The United States is in talks with Venezuela to ease sanctions if fair elections are held

Jorge Rodriguez, President of the Venezuelan Congress, participated in preliminary talks between the South American country’s officials and President Biden’s government regarding the possible temporary lifting of US economic sanctions on Venezuela. AFP Photos/Mathias Delacroix

Sept. 7 (Bloomberg) — The administration of U.S. President Joseph R. Biden is in talks with Venezuela to consider temporarily lifting economic sanctions in exchange for allowing fair elections next year.

Senior officials from both countries are participating in the initial discussions, including the head of Venezuela’s Congress, Jorge Rodriguez, according to people familiar with the process, who requested anonymity.

Washington has floated the idea of ​​easing sanctions to persuade President Nicolas Maduro’s regime to hold competitive presidential elections in 2024 and release political prisoners. The sanctions worsened Venezuela’s economic and humanitarian crisis by hampering oil sales, although they failed in their original goal of ousting Maduro.

Maduro, suspected of embezzling state funds and coercing voters, will have to make significant concessions to reach an agreement with the United States that allows him to lift some or all of the sanctions, even temporarily. The leader has not yet set a date for the vote or invited foreign observers.

Most of the restrictions were implemented by the administration of President Donald J. Trump, who has taken a hard-line approach toward Maduro’s government.

“Maduro is very resistant to holding competitive elections,” said Risa Grace Targo, an analyst at Eurasia Group.

“We expect Maduro to run for a third term next year,” Grace Targo added. “He may be willing to consider small concessions, but anything that leads to a truly fair vote is very risky, given the costs of losing power.”

See also  Only 1 in 10 employees would like to return to the office full time - economic, financial and business news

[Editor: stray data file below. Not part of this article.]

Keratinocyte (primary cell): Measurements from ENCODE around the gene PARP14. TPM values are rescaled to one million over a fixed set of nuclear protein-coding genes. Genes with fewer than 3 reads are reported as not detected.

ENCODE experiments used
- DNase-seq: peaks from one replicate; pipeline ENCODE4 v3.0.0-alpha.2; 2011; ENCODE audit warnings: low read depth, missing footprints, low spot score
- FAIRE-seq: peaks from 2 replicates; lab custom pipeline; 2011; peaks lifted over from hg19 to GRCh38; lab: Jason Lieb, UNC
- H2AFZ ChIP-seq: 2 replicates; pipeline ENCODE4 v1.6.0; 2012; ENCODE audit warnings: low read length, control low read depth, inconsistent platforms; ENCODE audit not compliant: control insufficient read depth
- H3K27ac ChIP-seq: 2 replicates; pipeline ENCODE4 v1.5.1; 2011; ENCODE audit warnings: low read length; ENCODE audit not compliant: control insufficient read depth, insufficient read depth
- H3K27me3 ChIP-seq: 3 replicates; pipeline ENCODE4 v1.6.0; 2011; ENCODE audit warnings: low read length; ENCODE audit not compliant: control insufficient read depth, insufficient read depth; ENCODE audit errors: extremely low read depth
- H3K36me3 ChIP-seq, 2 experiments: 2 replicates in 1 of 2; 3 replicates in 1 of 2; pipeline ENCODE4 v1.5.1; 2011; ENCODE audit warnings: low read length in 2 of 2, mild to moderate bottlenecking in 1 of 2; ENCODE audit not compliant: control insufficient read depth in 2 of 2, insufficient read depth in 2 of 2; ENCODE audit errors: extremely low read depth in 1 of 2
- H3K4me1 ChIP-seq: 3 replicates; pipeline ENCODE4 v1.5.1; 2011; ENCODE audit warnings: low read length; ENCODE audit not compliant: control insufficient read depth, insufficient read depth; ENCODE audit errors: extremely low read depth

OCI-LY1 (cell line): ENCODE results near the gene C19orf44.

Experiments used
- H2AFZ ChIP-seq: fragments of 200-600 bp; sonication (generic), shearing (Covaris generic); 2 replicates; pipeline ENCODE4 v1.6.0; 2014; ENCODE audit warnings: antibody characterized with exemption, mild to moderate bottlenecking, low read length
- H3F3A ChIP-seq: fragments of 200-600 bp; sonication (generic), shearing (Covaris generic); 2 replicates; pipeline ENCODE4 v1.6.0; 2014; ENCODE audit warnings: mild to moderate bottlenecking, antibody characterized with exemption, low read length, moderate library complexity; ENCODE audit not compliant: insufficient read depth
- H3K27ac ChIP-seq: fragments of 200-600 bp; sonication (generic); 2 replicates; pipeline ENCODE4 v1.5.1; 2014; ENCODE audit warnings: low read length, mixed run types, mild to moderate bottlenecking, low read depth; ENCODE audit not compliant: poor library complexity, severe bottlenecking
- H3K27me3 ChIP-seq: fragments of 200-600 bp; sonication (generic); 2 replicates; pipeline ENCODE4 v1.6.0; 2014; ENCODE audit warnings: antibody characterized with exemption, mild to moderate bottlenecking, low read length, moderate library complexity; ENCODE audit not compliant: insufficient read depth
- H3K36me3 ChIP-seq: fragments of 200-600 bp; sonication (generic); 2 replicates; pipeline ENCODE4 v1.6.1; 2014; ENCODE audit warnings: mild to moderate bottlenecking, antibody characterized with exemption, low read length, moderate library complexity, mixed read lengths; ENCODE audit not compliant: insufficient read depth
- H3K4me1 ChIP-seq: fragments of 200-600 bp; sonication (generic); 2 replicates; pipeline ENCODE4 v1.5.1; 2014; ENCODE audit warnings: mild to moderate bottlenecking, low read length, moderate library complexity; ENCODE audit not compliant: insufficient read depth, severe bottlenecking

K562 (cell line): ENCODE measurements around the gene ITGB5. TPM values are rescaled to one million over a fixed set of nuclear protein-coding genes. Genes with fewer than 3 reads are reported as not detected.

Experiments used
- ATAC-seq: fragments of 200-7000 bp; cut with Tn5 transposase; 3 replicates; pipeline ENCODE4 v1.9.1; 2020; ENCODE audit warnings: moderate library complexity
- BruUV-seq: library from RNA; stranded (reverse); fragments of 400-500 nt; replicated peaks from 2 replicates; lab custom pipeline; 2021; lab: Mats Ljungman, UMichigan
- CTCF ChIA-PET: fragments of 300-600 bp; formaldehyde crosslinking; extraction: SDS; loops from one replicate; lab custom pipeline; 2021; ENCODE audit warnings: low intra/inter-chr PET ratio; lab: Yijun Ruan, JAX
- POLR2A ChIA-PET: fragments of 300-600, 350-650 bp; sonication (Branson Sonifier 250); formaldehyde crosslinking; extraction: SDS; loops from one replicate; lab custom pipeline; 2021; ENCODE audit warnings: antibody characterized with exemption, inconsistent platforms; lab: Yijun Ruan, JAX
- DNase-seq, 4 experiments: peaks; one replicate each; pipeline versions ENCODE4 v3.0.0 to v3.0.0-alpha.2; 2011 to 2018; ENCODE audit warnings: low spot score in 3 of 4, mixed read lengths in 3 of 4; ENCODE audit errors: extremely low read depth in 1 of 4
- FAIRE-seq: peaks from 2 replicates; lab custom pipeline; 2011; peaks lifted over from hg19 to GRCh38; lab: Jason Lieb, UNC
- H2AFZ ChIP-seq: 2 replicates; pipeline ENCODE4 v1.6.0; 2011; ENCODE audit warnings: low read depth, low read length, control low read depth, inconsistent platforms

In previous elections, Maduro’s government took advantage of its almost complete control over the South American country’s media to grant itself media time and campaigning. He also sets up checkpoints near voting centers on election day to reward government supporters with bags of food, a tactic a not-so-subtle reminder that his government is monitoring who votes. In more recent cases, the government has resorted to disqualifying opposition candidates such as Maria Corina Machado.

“If Venezuela takes concrete steps to restore democracy and hold free and fair elections, we are prepared to ease corresponding sanctions,” Adrienne Watson, spokeswoman for the White House National Security Council, said in a written response to various questions.

Any agreement will come at a critical time, as Venezuela will soon announce a new electoral council to supervise the elections.

The ongoing talks are separate from the official talks between the Venezuelan government and the opposition, which have been suspended since last November, mediated by Norway.

Venezuelan presidential press officials and Jorge Rodriguez did not respond to requests for comment.

The Biden administration also has practical and humanitarian reasons for wanting to see a resolution to the economic and political crisis in Venezuela. More than seven million of the country’s citizens have left the country in the past decade, many making the dangerous journey thousands of miles north through Central America and Mexico to the U.S. border.

More than 50,000 people have traveled to the United States since October as part of the parole process, according to the US Department of Homeland Security.

See also  Tomorrow the International Monetary Fund will discuss its own assessment of the multi-million dollar loan granted to Macri in 2018.

Venezuelan immigrants constitute an important voting bloc in Florida, a state that has often played a pivotal role in determining the presidential winner of elections in recent decades. Trump won the state in 2020, wooing those voters by criticizing socialism. State Governor Ron DeSantis is seeking to become the Republican Party’s presidential nominee.

Aileen Morales

"Beer nerd. Food fanatic. Alcohol scholar. Tv practitioner. Writer. Troublemaker. Falls down a lot."

Leave a Reply

Your email address will not be published. Required fields are marked *

Back to top